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During the 1980s, the BBC launched the computer literacy project. The broadcaster had correctly predicted the coming microcomputer revolution that would affect all areas of life. Acorn were chosen to produce a machine to the BBC’s specifications and the hugely influential BBC Microcomputer, affectionately known as The Beeb, was born. To coincide with this, ‘The Computer Programme’ was launched, a series that explored the new technology. This in turn spawned a number of programmes of which ‘Computers in Control’ was one. The titles featured one of the new computer-controlled robot welders that were coming on-stream in the car industry. A demonstration model was tracked down in Colchester and the concept was explained to the programmer. This was that the robot would trace out the word ‘Control’ in space, and a visible word would be added in post-production. The method we devised was to write the word ‘Control’ on a large board so that the movement of the robot arm could be programmed point by point as it traced the outline of the lettering. The board would then be removed and the arm filmed back-lit to give a sense of drama. The ‘neon’ lettering would be filmed as back-lit artwork as a reveal on a rostrum camera and the two pieces of film combined in post-production to give the impression that the robot was writing the word ‘Control’ in space. Unfortunately, things didn’t quite go according to plan, as the robot arm had also been pre-programmed, for reasons of speed and economy, to move from one point to the next nearest point. So, while tracing one letter, the arm would jump to the nearest point on the next letter and then back to the previous one, producing a strange zig-zag line. Programming each letter separately, judicious close-ups and editing rescued the sequence. The music was specially composed to picture by Roger Limb at the BBC Radiophonic Workshop.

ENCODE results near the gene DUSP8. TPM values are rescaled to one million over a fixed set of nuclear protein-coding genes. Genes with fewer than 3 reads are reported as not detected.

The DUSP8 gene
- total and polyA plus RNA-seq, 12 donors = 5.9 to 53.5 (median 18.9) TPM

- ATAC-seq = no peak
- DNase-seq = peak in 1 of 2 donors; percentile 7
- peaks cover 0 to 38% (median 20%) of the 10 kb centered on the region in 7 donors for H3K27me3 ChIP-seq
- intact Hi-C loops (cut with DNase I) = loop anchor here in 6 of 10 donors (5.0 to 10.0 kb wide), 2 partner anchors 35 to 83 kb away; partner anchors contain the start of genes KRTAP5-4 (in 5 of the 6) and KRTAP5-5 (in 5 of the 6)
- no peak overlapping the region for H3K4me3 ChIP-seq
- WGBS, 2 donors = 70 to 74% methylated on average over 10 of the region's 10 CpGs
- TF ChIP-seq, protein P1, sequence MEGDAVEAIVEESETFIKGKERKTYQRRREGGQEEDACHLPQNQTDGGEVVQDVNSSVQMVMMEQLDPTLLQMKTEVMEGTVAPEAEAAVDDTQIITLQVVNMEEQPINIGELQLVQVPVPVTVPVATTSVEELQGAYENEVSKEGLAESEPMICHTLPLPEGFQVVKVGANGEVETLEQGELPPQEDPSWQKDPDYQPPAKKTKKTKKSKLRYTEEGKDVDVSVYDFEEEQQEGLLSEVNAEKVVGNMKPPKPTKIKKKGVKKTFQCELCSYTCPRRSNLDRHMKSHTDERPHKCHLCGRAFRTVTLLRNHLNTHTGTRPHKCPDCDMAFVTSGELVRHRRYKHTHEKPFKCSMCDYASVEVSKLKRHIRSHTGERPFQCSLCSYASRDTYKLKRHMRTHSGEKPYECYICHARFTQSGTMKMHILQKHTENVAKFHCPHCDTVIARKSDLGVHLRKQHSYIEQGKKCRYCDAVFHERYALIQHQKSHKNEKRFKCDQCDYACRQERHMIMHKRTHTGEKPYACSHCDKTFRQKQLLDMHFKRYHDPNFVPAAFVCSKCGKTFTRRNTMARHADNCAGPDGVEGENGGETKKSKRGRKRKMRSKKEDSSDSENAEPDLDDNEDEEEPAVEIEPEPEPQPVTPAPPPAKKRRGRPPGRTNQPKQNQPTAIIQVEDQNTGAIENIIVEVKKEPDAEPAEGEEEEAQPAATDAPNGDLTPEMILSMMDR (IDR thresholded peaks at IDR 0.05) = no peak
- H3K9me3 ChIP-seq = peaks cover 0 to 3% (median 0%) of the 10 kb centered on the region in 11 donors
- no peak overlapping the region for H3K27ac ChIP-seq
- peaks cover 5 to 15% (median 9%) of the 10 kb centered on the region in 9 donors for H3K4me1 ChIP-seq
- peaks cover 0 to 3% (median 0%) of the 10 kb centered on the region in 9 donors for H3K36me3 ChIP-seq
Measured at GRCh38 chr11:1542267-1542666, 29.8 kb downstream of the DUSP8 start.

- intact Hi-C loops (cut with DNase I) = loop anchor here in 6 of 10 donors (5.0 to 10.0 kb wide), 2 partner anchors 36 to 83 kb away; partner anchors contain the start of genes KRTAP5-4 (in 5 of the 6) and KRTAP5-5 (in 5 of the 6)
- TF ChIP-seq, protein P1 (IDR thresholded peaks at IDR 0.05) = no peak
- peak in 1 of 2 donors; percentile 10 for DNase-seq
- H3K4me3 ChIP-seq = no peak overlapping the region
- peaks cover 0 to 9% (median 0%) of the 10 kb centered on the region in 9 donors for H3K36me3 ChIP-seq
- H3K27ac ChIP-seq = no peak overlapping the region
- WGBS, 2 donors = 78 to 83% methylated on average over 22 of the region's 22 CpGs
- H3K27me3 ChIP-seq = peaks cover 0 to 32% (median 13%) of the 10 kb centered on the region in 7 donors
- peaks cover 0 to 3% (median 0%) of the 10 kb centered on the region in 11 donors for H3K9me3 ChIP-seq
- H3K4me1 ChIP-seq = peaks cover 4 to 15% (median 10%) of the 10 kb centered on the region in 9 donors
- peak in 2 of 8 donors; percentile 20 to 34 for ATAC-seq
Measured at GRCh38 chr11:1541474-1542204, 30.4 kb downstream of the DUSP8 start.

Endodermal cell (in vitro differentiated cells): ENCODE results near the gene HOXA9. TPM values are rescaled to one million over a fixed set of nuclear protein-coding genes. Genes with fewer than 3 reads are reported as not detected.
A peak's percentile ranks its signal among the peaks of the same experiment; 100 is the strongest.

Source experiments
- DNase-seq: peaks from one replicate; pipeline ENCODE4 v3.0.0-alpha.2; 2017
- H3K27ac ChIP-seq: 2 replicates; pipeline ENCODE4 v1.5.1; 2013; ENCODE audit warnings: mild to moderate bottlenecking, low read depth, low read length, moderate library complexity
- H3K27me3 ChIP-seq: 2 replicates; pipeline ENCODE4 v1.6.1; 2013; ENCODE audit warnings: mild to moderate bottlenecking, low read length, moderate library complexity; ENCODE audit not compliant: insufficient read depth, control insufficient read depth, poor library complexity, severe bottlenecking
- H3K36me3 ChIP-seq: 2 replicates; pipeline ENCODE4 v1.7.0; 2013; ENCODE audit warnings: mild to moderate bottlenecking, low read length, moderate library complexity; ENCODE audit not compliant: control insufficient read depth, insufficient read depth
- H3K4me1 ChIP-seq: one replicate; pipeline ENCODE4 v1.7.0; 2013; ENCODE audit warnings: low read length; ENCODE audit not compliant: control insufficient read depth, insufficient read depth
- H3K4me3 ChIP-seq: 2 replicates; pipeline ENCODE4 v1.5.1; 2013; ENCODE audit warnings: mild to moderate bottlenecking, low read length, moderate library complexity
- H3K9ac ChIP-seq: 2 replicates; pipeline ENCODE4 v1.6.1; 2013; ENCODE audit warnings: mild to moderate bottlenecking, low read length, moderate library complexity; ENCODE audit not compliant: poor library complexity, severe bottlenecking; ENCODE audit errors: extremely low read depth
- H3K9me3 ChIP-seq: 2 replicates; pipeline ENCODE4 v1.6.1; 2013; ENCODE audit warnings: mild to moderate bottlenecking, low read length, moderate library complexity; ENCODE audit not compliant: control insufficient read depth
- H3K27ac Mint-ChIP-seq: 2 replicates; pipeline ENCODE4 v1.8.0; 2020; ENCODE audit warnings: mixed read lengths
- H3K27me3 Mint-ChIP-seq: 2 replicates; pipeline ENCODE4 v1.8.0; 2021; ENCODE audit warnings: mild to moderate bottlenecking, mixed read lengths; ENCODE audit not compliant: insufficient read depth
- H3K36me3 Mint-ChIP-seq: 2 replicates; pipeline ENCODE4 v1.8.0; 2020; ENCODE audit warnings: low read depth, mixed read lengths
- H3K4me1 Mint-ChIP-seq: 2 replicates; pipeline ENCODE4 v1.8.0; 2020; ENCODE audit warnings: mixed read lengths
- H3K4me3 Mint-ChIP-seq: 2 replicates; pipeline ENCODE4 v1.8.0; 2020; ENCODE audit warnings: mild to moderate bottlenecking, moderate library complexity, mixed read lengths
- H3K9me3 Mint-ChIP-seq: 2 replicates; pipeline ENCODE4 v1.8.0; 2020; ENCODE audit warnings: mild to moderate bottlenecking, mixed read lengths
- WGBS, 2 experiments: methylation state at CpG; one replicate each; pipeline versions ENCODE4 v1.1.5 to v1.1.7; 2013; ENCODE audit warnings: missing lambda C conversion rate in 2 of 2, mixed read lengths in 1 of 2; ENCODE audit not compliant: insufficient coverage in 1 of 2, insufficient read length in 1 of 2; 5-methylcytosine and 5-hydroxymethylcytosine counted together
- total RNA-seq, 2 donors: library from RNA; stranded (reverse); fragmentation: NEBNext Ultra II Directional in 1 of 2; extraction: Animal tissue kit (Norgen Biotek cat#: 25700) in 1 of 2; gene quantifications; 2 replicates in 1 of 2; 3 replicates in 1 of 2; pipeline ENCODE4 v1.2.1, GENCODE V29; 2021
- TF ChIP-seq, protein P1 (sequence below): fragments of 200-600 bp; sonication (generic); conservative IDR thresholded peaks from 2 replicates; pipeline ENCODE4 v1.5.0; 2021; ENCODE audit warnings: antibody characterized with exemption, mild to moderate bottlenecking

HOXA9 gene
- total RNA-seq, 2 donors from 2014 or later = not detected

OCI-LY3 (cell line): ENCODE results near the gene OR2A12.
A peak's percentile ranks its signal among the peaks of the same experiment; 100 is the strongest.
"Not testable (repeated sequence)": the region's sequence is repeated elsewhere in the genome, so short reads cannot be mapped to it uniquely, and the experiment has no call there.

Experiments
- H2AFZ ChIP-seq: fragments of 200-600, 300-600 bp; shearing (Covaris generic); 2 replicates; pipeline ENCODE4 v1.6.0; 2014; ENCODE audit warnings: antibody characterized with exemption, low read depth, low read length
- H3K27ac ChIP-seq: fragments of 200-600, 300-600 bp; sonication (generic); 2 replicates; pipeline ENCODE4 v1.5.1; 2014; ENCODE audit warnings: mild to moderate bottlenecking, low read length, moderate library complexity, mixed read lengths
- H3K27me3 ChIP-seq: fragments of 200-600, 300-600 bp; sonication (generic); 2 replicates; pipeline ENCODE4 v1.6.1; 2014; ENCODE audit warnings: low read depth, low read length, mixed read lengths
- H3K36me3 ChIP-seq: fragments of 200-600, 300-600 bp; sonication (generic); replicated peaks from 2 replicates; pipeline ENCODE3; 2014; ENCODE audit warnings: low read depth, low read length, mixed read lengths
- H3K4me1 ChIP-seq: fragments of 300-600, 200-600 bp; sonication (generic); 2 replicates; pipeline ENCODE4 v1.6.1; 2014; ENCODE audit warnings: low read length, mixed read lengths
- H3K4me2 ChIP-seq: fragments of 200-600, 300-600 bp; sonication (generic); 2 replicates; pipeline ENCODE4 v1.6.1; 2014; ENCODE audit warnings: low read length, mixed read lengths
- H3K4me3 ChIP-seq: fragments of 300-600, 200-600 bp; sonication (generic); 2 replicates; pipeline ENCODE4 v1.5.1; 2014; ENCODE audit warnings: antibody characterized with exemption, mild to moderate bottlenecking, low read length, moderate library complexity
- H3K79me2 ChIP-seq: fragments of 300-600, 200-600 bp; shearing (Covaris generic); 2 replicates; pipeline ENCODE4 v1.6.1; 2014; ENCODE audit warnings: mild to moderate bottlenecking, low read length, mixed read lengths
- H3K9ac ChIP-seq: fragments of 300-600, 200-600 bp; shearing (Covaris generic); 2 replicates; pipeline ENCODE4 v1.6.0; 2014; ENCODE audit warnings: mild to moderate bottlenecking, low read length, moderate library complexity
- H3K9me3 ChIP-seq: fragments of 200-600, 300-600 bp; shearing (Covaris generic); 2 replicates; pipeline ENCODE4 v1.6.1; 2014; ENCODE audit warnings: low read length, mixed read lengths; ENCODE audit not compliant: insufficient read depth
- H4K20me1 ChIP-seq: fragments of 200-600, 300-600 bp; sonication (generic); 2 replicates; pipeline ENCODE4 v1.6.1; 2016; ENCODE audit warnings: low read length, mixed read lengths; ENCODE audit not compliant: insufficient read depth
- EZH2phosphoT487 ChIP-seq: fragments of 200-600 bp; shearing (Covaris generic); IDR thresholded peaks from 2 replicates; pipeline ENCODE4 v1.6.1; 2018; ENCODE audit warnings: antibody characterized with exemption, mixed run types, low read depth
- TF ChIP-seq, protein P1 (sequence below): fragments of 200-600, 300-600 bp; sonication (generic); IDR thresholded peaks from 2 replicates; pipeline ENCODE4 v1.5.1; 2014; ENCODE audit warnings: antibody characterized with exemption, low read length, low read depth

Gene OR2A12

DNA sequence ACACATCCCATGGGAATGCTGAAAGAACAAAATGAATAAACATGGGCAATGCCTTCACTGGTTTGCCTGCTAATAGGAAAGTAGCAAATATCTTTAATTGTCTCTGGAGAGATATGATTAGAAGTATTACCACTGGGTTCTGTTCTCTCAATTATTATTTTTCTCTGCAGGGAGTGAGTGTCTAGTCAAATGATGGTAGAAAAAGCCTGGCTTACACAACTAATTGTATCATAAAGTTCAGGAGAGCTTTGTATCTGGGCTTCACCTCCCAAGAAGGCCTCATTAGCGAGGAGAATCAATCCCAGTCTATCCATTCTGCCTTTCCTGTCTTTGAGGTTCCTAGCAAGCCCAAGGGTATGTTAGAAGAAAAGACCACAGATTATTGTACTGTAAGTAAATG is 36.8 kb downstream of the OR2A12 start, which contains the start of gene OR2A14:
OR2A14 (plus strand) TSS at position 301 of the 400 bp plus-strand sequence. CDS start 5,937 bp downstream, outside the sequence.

Lighting Cameraman - Philip Bonham-Carter.
Editor - David Farlie.
Film opticals - Roy Turk.
Designer/Director - Graham McCallum.
Winner of a Design & Art Direction Wood Pencil for Television Titles 1985.
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